Creative brush strokes from Pablo Picasso and Leonardo da Vinci were applied to the ad industry canvas by David Droga, founder and creative chairman of Droga5, during his session titled "I'm Not Sure I'm Right But Who Is" at this week’s Cannes Lions International Advertising Festival of Creativity. Droga addressed a capacity throng, sharing reflections and observations--but screening only one piece of work: Droga5’s short promoting a Christie’s auction of da Vinci’s legendary, rediscovered masterpiece painting of Christ--“Salvator Mundi,” a.k.a. “The Last da Vinci,”
Rather than focus on the painting, Droga5 enlisted director Nadav Kander of Chelsea Pictures and a hidden camera to turn the perspective around and capture the emotion of those, including some familiar faces, who came to see it--in the most real and human way. Kander and Droga5 showed exactly how breathtaking and powerful this work was by simply not showing it at all.
“I am obsessed with the emotion of what makes people tick. I’m obsessed with how people feel,” said Droga who added that the best advertising “touches people,” is “visceral” and “makes you feel something.” The four-minute Christie’s short captures the power of the painting through people’s reactions to it. Droga said the short “reminds me of the power of creativity” and breaking away from conventions.
Christie’s “The Last da Vinci” went on to win a Cannes Film Craft Gold Lion for Cinematography. Painted in divine light, each viewer is delicately framed like da Vinci’s depiction of Christ, mirroring the very artwork they are viewing. The response creates an emotional film--a story of awe, admiration, joy, reverence, sadness and beauty--as people gaze upon the last privately owned da Vinci before its public auction. Set to a track which perfectly matches the emotion and expressions of viewers, as the music stirs, so do the faces.
This year’s Gold Lion is the latest in assorted Cannes honors for Droga over the years. He has amassed more than 70 Gold and 15 Grand Prix/Titanium Lions thus far. In 2017 Cannes presented him with the Lion of St. Mark award which recognizes an individual who has made a significant and outstanding contribution to industry creativity.
Still, Droga noted that creativity often isn’t properly rewarded, which led him to recall during this week's Cannes session a Picasso story as it related to an early career achievement. At the age of 29, Droga became executive creative director at Saatchi & Saatchi London. A chief exec there promised to give him anything he wanted if he could put the agency back at the industry’s creative forefront. Under his charge, Saatchi London reached that lofty status, earning for the first time Agency of the Year at the Cannes Lions Festival in 2002. Saatchi hierarchy wanted to keep its promise, asking Droga to name his reward--a lavish vacation, a luxury car, whatever struck his fancy.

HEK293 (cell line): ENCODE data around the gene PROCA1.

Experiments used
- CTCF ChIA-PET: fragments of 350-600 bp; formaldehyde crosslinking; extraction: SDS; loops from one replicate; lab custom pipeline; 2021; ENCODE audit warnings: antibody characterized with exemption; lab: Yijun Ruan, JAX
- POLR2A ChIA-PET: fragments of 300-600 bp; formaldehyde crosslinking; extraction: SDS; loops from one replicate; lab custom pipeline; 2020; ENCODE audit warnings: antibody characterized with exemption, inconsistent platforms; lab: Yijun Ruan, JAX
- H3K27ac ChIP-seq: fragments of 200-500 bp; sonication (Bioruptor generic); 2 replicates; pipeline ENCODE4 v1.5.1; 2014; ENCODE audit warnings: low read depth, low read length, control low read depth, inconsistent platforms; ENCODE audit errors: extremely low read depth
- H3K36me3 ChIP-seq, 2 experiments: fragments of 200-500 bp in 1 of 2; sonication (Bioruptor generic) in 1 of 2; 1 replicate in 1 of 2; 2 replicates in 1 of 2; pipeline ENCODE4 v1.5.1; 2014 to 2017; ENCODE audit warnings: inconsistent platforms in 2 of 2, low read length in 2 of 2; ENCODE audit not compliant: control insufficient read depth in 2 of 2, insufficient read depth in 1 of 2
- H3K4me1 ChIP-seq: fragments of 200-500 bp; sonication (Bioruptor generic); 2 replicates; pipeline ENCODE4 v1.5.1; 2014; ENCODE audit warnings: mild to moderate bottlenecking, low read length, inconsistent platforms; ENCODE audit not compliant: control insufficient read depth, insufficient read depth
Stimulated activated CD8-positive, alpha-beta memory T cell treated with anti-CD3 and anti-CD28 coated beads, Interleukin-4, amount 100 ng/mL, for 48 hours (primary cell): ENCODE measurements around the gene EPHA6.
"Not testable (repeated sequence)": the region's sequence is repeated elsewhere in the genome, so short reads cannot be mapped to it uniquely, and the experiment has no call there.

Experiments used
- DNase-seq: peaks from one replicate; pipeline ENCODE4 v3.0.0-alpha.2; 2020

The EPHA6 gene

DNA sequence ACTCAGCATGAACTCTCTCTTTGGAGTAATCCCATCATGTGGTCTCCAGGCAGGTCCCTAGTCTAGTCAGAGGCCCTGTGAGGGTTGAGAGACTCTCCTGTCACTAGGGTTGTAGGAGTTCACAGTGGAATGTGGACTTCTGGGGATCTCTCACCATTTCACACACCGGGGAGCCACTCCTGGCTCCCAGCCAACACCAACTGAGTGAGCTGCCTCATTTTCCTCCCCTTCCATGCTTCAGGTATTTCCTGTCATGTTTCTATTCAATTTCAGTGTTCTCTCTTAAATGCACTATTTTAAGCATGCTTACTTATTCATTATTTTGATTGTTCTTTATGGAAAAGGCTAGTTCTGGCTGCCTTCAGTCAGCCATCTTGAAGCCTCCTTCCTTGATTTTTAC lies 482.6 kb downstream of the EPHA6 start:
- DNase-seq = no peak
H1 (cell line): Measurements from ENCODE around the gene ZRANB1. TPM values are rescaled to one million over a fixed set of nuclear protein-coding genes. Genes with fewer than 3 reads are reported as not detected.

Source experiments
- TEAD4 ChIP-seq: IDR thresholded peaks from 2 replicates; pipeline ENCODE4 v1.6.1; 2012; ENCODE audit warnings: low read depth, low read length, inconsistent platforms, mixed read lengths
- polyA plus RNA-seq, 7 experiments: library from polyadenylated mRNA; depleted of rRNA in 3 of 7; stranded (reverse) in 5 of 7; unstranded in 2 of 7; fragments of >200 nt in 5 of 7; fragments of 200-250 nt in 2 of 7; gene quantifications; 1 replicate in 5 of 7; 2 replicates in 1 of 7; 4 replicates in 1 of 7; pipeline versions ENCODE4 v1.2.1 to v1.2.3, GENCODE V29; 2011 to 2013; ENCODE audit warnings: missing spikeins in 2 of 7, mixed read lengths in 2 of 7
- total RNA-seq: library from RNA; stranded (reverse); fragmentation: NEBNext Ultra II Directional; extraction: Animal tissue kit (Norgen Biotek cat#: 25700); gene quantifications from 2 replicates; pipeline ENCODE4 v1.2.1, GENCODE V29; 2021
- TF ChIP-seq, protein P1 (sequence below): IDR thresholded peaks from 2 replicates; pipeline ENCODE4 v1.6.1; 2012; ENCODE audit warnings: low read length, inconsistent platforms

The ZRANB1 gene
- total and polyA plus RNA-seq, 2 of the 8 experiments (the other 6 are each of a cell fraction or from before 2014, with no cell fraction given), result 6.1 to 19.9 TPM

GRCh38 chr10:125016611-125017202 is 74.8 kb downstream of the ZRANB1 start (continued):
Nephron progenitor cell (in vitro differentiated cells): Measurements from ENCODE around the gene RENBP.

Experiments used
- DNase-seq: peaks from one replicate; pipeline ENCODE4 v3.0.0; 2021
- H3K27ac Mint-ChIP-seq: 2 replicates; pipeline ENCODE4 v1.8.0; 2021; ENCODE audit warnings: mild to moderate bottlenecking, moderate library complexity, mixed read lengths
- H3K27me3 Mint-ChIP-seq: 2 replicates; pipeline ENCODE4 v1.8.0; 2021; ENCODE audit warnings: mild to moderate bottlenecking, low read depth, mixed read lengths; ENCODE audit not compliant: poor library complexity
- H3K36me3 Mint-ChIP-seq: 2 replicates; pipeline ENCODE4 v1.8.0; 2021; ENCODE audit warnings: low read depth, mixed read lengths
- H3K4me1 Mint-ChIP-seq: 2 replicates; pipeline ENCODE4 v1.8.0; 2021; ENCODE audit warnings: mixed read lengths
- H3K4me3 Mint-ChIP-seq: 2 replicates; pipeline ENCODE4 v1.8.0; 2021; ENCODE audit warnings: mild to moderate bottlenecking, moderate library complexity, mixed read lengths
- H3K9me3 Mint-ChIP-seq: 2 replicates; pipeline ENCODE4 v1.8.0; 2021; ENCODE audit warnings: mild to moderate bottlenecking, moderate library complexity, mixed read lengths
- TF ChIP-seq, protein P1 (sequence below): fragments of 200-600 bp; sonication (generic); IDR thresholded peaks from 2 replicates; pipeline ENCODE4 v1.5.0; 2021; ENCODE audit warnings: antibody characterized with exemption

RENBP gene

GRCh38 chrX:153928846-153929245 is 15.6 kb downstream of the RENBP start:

Nothing, however, immediately struck Droga’s fancy--until six months later when he was in New York for a meeting and walked into an art gallery where he saw “a fantastic painting...I found what I wanted as my reward.” The painting has been hanging in Droga’s kitchen ever since--a Picasso, which has since increased in value some 40 times over.
Droga told the Picasso tale as a stark contrast to today when creative people aren’t often properly valued for what they do for agencies and clients. “The work we put out there is the lifeblood of agencies,” he said, affirming that creativity needs to be recognized and rewarded.
At the same time, Droga shared that being meaningfully involved creatively is essential for him as proven during a juncture in his career when he was too far up the chain and wasn’t “touching the work.” In that case, Droga said he couldn’t “bullshit” himself that he was happy--no matter how big the salary or perks. “It’s not worth it...You only get paid twice a month. You have to go to work almost every day.” At the heart of his career happiness is the need to be immersed in the creative work and making a material difference.
Client Christie’s Agency Droga5 New York David Droga, creative chairman; Ted Royer, chief creative officer; Laurie Howell, Toby Treyer-Evans, creative directors; Tom McQueen, sr. copywriter; Sally-Ann Dale, chief creation officer; Jesse Brihn, Bryan Litman, co-directors of film production; Jennifer Chen, sr. producer, film; Isabella Lebovitz, producer, film; Phillip Cheng, Kelly Appleton, Annie Vlosich, Carlos Valdivia, associate producers; Mike Ladman, music supervisor; Tasha Cronin, Justin Durazzo, co-directors of interactive; Grace Wang, producer, interactive; Cliff Lewis, director of art production; George McQueen, sr. art director; Bianca Escobar, associate director, art production; Daniel Wagner, strategist; Colleen Leddy, head of communications strategy; Ben Nilsen, communications strategy director; Amy Avery, chief intelligence officer. Production Chelsea Pictures Nadav Kander, director; Adam Beckman, DP; Pat McGoldrick, exec producer; Jon Dino, producer. Editorial Cut+Run Gary Knight, editor; Natalie Kasling, assistant editor; Lauren Hertzberg, exec producer; Eytan Gutman, sr. producer; Marcia Wigley, producer. Telecine Company 3 Tom Poole, colorist; Alexandra Lubrano, exec producer. Conform Jogger Matt Dolven, Joseph Grasso, Flame; Yukio Lytle, exec producer. Music Max Richter, composer. Song: “On the Nature of Daylight” Audio Post Sonic Union David Papa, mixer.